This image has a nonzero xy0:

>>> print(sub1.getXY0())
(2, 3)

This makes sense; the lower left pixel in the subimage corresponds to pixel (2, 3) in the original image.

As expected, the bounding box of the subimage is the same as the one we used to construct it:

>>> print(sub1.getBBox())
(minimum=(2, 3), maximum=(7, 9))

This is the PARENT bounding box; the LOCAL bounding box has the same dimensions but a different offset:

>>> print(sub1.getBBox(LOCAL))
Box2I(minimum=Point2I(0, 0), dimensions=Extent2I(6, 7))


The PARENT bounding box’s minimum point is xy0, while the PARENT bounding box’s minimum point is (0, 0); this is always true.

The operation that creates a subimage can also accept an ImageOrigin argument:

>>> sub1a = img[box1, LOCAL]

This argument indicates which of the original image’s coordinate systems the given box is in. But in this case, the original image has xy0 = (0, 0), and hence those two coordinate systems are the same, so sub1a is exactly the same subimage as sub1.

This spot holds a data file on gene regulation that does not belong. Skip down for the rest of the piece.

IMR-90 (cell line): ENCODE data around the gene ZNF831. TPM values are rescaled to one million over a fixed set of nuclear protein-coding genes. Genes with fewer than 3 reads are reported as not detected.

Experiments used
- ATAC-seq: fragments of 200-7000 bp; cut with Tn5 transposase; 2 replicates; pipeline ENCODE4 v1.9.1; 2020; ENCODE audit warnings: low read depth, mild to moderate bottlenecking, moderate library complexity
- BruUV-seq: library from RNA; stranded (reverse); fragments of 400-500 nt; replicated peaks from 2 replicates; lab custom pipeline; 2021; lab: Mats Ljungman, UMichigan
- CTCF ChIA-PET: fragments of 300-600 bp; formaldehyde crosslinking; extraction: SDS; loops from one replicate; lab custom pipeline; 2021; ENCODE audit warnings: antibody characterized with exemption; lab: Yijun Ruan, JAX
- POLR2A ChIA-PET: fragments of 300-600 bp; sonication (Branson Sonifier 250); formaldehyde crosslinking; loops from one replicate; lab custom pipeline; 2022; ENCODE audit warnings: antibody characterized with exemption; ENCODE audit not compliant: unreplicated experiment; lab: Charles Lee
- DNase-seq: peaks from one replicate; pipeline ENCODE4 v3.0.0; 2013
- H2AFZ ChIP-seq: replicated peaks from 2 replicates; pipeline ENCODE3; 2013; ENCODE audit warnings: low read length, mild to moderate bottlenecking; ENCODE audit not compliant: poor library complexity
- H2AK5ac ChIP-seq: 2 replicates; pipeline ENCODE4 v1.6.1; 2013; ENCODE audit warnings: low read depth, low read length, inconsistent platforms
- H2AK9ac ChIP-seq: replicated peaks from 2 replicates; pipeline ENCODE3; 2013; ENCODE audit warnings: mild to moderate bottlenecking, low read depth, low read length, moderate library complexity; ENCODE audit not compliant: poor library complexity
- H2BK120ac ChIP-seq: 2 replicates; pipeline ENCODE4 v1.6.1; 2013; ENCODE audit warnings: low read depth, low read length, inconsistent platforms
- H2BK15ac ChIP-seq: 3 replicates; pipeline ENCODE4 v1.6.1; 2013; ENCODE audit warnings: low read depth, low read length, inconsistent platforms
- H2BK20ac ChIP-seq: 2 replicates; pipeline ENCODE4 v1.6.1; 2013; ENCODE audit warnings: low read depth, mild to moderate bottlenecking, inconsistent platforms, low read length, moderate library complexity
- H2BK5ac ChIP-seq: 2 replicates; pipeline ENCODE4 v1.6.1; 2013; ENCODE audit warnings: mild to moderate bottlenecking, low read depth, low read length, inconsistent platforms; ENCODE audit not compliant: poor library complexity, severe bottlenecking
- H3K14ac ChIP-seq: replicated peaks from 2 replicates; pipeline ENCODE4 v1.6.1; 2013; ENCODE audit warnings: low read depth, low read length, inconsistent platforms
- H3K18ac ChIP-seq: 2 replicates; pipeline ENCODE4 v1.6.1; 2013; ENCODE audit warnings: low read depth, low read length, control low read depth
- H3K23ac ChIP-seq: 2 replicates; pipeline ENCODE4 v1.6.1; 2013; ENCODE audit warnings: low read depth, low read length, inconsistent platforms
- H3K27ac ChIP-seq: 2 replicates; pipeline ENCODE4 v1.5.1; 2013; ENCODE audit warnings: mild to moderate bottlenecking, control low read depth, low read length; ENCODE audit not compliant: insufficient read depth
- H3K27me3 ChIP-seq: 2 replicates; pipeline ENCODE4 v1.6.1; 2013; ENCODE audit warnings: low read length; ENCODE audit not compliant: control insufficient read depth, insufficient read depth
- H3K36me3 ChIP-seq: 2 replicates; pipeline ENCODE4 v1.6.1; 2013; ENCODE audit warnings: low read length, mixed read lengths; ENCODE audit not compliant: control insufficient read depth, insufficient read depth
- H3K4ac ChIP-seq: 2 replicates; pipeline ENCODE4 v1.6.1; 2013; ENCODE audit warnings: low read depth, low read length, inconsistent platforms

That’s not the case if we make a subimage of our subimage:

>>> box2 = Box2I(minimum=Point2I(x=3, y=4), maximum=Point2I(x=5, y=5))
>>> sub2a = sub1[box2, PARENT]   # same as no ImageOrigin argument
>>> sub2b = sub1[box2, LOCAL]
>>> sub2a.getBBox(PARENT)
(minimum=(3, 4), maximum=(5, 5))
>>> sub2b.getBBox(PARENT)
(minimum=(5, 7), maximum=(7, 8))
>>> sub2a.getBBox(LOCAL)
(minimum=(0, 0), maximum=(2, 1))
>>> sub2b.getBBox(LOCAL)
(minimum=(0, 0), maximum=(2, 1))

As in the previous case, when we make a subimage using a box in PARENT`coordinates, the PARENT bounding box of the result is that same box. When we make a subimage using a box in `LOCAL coordinates, that input box is different from both the resulting subimage’s LOCAL bounding box and its PARENT bounding box.


We strongly recommend using the PARENT convention whenever possible (which usually just means not explicitly selecting LOCAL, of course, since PARENT is the default).

FITS Reading and Writing

The flexibility of our xy0 functionality makes it possible to make LSST images use the FITS convention by setting xy0 = (1, 1), but LSST code does not do this, even when reading and writing FITS images. Instead, we read a FITS image with an origin of (1, 1) into LSST image objects with an origin of (0, 0) (and do the reverse when writing, of course).

We also adjust any FITS WCS in the image headers to account for this change in conventions, and also write an extra (trivial, shift-only) WCS that offsets the pixel grid by xy0, providing FITS access to our PARENT coordinate system.